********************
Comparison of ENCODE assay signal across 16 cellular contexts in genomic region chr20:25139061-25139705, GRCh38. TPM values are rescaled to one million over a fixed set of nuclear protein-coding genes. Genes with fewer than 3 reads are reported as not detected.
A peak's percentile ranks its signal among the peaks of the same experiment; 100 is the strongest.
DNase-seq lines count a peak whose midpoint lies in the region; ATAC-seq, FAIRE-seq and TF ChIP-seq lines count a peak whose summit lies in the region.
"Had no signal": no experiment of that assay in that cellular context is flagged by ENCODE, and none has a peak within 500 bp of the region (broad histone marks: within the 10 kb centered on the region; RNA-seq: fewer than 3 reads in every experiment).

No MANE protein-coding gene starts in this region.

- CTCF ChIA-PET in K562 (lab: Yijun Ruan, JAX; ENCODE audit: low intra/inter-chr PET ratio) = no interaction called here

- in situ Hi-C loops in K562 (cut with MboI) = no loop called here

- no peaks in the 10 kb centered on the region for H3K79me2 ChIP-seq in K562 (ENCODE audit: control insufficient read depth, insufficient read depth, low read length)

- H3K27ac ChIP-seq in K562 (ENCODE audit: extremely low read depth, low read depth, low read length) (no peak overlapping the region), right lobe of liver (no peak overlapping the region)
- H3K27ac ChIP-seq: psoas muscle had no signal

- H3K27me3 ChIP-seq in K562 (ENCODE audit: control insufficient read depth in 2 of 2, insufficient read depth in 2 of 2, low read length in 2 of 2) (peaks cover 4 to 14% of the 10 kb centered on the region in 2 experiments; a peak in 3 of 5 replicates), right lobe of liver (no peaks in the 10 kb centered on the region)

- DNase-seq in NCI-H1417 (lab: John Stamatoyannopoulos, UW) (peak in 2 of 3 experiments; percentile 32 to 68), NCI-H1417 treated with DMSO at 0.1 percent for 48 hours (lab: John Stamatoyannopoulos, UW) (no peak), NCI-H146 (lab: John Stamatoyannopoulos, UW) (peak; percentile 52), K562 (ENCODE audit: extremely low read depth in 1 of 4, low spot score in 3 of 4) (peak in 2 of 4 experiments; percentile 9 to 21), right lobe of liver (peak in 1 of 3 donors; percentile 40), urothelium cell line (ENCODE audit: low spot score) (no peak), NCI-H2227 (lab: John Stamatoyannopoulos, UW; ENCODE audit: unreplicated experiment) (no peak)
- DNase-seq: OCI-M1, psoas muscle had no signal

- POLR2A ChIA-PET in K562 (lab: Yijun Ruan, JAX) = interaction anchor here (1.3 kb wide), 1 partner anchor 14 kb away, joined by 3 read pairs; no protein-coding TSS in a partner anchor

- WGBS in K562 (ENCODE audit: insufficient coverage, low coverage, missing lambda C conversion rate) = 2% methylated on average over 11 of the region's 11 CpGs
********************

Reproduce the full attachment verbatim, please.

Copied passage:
Comparison of ENCODE assay signal across 16 cellular contexts in genomic region chr20:25139061-25139705, GRCh38. TPM values are rescaled to one million over a fixed set of nuclear protein-coding genes. Genes with fewer than 3 reads are reported as not detected.
A peak's percentile ranks its signal among the peaks of the same experiment; 100 is the strongest.
DNase-seq lines count a peak whose midpoint lies in the region; ATAC-seq, FAIRE-seq and TF ChIP-seq lines count a peak whose summit lies in the region.
"Had no signal": no experiment of that assay in that cellular context is flagged by ENCODE, and none has a peak within 500 bp of the region (broad histone marks: within the 10 kb centered on the region; RNA-seq: fewer than 3 reads in every experiment).

No MANE protein-coding gene starts in this region.

- CTCF ChIA-PET in K562 (lab: Yijun Ruan, JAX; ENCODE audit: low intra/inter-chr PET ratio) = no interaction called here

- in situ Hi-C loops in K562 (cut with MboI) = no loop called here

- no peaks in the 10 kb centered on the region for H3K79me2 ChIP-seq in K562 (ENCODE audit: control insufficient read depth, insufficient read depth, low read length)

- H3K27ac ChIP-seq in K562 (ENCODE audit: extremely low read depth, low read depth, low read length) (no peak overlapping the region), right lobe of liver (no peak overlapping the region)
- H3K27ac ChIP-seq: psoas muscle had no signal

- H3K27me3 ChIP-seq in K562 (ENCODE audit: control insufficient read depth in 2 of 2, insufficient read depth in 2 of 2, low read length in 2 of 2) (peaks cover 4 to 14% of the 10 kb centered on the region in 2 experiments; a peak in 3 of 5 replicates), right lobe of liver (no peaks in the 10 kb centered on the region)

- DNase-seq in NCI-H1417 (lab: John Stamatoyannopoulos, UW) (peak in 2 of 3 experiments; percentile 32 to 68), NCI-H1417 treated with DMSO at 0.1 percent for 48 hours (lab: John Stamatoyannopoulos, UW) (no peak), NCI-H146 (lab: John Stamatoyannopoulos, UW) (peak; percentile 52), K562 (ENCODE audit: extremely low read depth in 1 of 4, low spot score in 3 of 4) (peak in 2 of 4 experiments; percentile 9 to 21), right lobe of liver (peak in 1 of 3 donors; percentile 40), urothelium cell line (ENCODE audit: low spot score) (no peak), NCI-H2227 (lab: John Stamatoyannopoulos, UW; ENCODE audit: unreplicated experiment) (no peak)
- DNase-seq: OCI-M1, psoas muscle had no signal

- POLR2A ChIA-PET in K562 (lab: Yijun Ruan, JAX) = interaction anchor here (1.3 kb wide), 1 partner anchor 14 kb away, joined by 3 read pairs; no protein-coding TSS in a partner anchor

- WGBS in K562 (ENCODE audit: insufficient coverage, low coverage, missing lambda C conversion rate) = 2% methylated on average over 11 of the region's 11 CpGs